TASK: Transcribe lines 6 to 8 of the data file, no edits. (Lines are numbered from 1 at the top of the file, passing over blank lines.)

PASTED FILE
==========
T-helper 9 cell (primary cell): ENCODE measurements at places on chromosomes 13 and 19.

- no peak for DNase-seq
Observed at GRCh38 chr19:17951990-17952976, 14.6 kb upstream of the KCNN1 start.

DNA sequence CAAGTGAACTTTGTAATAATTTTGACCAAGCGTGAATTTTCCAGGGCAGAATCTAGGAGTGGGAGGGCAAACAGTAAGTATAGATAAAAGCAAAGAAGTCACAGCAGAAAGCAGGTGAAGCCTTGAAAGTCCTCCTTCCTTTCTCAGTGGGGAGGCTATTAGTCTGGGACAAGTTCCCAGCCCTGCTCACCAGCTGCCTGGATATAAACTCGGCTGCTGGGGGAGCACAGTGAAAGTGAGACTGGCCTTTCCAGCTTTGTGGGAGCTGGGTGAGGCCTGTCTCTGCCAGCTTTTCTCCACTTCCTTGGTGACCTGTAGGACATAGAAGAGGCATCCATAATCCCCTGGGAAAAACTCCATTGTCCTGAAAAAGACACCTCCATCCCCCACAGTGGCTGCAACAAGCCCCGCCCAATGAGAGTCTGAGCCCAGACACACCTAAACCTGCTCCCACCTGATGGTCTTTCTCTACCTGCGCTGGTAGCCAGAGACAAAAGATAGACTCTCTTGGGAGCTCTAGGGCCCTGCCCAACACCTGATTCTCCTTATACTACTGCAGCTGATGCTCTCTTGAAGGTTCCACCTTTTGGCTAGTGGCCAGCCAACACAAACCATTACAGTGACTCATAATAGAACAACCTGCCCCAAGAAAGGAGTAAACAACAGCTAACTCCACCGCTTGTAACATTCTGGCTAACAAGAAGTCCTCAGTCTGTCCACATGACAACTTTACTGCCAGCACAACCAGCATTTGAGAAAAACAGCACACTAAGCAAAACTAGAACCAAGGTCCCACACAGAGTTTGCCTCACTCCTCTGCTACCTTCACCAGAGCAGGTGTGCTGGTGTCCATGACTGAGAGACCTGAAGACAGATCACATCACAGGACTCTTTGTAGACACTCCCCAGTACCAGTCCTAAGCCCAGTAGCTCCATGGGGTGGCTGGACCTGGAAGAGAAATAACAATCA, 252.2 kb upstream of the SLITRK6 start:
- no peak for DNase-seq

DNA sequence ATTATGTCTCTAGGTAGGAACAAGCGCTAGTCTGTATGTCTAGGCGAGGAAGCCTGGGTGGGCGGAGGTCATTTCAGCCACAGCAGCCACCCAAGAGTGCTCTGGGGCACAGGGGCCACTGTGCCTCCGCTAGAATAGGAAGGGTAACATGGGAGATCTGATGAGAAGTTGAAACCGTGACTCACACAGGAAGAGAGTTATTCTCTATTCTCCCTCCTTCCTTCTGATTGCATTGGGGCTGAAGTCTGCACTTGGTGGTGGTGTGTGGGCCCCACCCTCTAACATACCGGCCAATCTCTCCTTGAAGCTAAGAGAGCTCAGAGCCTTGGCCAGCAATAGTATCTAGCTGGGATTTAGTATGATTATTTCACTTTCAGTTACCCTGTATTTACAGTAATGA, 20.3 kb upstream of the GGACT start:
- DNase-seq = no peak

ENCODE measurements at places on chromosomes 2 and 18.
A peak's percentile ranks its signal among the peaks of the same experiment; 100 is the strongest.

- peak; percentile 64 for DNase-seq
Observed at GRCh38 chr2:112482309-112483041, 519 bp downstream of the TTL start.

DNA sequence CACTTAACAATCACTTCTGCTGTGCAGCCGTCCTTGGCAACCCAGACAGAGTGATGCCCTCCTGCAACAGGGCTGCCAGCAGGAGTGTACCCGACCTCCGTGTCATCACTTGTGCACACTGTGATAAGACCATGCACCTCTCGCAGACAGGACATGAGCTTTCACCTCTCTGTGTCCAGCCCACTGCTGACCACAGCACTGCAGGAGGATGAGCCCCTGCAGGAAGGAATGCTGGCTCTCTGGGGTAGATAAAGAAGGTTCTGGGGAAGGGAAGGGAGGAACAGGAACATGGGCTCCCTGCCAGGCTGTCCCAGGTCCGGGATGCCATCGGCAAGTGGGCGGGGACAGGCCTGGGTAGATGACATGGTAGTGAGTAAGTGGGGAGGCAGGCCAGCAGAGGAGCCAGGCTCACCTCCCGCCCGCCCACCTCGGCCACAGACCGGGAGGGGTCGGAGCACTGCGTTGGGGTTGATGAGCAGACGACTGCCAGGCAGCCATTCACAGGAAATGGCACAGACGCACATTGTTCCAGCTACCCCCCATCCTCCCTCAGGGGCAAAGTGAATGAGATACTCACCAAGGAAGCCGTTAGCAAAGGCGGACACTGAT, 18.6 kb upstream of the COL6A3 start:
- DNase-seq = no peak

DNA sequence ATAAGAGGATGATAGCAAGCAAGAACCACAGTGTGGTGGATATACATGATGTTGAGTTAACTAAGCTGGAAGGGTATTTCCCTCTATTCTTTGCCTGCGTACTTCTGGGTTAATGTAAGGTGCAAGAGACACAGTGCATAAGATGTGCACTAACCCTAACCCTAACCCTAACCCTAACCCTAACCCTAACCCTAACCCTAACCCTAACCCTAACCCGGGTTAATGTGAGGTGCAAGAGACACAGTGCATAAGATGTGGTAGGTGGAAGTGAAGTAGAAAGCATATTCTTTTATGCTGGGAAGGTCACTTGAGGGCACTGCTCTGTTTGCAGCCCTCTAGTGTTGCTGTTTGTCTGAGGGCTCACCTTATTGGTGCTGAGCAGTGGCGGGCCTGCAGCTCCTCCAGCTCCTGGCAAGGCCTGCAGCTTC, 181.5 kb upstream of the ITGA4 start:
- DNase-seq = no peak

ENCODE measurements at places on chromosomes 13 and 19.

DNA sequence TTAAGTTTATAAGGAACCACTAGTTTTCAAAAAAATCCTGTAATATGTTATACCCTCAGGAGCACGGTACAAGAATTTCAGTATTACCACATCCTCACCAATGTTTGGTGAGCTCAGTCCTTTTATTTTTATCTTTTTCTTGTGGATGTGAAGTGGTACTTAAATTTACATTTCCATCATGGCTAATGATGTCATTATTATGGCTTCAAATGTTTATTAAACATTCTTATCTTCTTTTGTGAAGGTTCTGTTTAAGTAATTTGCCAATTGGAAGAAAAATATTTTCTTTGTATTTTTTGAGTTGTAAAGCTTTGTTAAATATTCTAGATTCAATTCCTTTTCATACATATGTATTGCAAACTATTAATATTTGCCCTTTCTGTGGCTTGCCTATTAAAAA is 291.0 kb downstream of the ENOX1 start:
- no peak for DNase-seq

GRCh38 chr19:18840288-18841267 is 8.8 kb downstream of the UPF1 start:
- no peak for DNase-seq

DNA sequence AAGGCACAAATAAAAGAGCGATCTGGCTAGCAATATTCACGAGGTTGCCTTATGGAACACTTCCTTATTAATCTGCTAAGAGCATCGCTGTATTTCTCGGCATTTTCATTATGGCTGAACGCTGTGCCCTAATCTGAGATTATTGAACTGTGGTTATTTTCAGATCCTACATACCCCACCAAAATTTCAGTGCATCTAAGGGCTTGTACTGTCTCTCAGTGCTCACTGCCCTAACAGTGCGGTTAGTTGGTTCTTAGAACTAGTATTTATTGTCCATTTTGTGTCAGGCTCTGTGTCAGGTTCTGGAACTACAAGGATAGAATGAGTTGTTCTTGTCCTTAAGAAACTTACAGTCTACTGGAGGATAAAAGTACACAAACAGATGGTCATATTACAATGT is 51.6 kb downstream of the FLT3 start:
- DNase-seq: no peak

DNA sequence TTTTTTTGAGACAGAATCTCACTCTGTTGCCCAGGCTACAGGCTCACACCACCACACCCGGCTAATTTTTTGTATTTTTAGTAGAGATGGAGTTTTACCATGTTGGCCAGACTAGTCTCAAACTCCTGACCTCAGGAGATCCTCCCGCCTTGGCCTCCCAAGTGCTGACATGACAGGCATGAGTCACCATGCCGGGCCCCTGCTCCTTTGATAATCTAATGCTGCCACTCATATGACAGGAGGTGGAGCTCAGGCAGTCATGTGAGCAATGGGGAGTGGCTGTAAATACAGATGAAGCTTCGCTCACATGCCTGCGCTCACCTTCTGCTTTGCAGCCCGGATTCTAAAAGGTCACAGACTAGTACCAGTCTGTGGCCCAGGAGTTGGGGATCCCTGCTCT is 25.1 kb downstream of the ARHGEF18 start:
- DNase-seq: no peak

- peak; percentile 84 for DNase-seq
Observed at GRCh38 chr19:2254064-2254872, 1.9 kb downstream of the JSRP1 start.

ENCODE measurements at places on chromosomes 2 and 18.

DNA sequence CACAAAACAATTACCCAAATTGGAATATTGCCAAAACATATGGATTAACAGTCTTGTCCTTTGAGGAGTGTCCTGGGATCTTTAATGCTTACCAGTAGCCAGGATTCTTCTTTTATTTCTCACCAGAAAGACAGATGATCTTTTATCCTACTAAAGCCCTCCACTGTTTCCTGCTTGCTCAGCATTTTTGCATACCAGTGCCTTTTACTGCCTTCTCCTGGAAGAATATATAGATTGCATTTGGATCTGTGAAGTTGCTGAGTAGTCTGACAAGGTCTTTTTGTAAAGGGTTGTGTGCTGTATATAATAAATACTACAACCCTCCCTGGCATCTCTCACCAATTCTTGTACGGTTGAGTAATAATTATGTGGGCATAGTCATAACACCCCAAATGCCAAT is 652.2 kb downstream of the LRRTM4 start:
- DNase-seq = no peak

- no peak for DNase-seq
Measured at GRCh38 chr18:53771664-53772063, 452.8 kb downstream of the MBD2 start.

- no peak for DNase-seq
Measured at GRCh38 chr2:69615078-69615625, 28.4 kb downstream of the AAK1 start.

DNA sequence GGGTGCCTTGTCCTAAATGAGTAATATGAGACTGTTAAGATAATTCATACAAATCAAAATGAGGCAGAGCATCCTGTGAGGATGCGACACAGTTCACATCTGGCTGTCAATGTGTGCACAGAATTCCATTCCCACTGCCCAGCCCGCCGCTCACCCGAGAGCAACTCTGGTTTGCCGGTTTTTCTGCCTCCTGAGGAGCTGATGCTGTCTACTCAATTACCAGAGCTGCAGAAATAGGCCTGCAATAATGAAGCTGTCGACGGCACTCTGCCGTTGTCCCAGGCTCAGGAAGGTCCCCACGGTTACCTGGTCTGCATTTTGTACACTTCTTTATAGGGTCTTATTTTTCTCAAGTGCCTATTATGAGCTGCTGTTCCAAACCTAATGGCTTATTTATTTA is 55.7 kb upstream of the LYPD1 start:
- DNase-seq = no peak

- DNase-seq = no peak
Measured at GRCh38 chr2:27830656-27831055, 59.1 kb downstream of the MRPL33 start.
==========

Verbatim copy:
DNA sequence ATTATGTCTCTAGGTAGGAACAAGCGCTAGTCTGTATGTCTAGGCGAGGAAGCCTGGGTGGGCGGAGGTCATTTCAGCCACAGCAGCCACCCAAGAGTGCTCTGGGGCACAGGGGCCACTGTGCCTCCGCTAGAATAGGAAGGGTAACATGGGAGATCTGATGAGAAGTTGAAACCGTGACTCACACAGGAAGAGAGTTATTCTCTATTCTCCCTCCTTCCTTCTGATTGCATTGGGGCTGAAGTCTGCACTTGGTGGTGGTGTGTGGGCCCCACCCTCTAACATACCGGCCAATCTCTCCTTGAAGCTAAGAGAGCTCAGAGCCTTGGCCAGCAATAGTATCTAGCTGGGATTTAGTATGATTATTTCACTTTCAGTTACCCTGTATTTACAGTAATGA, 20.3 kb upstream of the GGACT start:
- DNase-seq = no peak

ENCODE measurements at places on chromosomes 2 and 18.